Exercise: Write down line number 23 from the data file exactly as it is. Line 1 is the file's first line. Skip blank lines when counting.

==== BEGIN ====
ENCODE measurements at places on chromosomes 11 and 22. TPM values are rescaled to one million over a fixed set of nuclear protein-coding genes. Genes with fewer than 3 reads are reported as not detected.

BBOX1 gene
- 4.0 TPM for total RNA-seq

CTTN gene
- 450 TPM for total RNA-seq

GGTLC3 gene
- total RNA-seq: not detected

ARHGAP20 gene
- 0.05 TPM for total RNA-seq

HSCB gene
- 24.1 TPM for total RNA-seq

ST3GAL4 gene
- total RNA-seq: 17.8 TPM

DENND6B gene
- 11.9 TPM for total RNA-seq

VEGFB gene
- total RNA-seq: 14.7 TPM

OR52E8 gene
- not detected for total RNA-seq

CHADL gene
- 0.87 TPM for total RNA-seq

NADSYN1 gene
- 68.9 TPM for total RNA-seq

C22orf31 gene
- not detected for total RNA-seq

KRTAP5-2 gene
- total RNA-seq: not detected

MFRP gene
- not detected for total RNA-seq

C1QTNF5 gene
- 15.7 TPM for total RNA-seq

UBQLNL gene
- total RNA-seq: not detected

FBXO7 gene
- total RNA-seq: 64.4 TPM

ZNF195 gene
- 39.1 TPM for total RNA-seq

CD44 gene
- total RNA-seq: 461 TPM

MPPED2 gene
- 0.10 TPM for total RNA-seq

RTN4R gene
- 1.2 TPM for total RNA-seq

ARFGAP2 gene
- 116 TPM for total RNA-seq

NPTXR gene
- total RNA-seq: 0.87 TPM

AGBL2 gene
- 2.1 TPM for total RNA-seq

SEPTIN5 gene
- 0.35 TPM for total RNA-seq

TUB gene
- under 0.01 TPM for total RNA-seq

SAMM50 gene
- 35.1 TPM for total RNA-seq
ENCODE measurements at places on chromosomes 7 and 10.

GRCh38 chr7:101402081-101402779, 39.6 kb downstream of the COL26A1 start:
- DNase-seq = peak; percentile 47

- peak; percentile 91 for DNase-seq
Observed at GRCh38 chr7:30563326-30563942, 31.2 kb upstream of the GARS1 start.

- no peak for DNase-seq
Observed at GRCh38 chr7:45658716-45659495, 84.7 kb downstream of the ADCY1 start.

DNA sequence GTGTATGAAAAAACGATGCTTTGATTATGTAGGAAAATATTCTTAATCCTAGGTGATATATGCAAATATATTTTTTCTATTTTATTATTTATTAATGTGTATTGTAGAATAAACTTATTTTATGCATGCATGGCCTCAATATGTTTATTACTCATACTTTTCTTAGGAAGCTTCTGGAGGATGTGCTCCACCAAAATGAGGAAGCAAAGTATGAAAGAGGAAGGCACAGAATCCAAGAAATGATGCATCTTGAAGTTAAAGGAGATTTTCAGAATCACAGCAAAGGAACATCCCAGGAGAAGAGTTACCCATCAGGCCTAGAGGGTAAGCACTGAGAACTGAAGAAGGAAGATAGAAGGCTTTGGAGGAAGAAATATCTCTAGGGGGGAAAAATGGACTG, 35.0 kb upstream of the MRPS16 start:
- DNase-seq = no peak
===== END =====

- 68.9 TPM for total RNA-seq